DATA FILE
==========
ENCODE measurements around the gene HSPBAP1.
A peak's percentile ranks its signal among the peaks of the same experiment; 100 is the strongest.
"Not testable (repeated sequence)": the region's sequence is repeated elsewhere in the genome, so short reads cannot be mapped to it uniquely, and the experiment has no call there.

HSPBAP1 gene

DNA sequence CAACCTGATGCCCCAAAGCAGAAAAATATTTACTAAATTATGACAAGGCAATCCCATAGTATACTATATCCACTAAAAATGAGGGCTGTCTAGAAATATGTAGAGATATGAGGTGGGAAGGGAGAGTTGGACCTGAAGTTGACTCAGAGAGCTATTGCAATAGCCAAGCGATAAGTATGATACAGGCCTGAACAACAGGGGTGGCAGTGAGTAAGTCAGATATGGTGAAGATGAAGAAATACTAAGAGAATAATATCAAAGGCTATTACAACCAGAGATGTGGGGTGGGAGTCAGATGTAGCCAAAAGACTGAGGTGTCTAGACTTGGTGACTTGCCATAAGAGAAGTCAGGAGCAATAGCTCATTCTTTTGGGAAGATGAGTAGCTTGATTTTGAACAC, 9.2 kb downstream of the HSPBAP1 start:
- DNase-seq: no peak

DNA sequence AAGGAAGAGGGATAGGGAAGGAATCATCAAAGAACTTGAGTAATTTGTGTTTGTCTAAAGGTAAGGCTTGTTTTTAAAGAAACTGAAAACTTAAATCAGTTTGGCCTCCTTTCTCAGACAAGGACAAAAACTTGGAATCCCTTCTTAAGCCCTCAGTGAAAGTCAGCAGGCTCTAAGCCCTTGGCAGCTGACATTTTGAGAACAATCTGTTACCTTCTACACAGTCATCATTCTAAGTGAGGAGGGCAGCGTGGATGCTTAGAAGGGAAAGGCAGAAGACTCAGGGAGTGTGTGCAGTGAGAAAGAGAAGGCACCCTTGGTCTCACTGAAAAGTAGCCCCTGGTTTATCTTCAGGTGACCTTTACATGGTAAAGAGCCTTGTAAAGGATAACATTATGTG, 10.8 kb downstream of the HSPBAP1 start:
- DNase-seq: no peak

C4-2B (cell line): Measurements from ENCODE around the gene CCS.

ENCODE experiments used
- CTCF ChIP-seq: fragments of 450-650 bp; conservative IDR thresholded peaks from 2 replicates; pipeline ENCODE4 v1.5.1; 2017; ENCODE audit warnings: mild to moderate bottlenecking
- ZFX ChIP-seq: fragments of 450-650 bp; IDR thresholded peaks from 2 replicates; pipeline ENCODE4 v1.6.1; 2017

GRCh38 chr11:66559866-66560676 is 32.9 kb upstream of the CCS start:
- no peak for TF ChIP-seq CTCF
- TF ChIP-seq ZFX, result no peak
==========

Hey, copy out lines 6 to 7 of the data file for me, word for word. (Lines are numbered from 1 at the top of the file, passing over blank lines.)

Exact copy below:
- DNase-seq: no peak

DNA sequence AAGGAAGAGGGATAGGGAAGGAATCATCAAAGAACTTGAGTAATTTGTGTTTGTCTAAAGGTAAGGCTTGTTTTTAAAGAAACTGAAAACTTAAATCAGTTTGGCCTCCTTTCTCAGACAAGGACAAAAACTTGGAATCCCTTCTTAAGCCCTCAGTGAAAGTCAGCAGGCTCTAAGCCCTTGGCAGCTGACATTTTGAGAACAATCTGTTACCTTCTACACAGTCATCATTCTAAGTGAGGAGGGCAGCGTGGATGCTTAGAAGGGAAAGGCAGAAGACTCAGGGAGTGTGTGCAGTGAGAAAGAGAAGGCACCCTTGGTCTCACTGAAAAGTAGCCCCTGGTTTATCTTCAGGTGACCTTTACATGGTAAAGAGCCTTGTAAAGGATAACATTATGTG, 10.8 kb downstream of the HSPBAP1 start: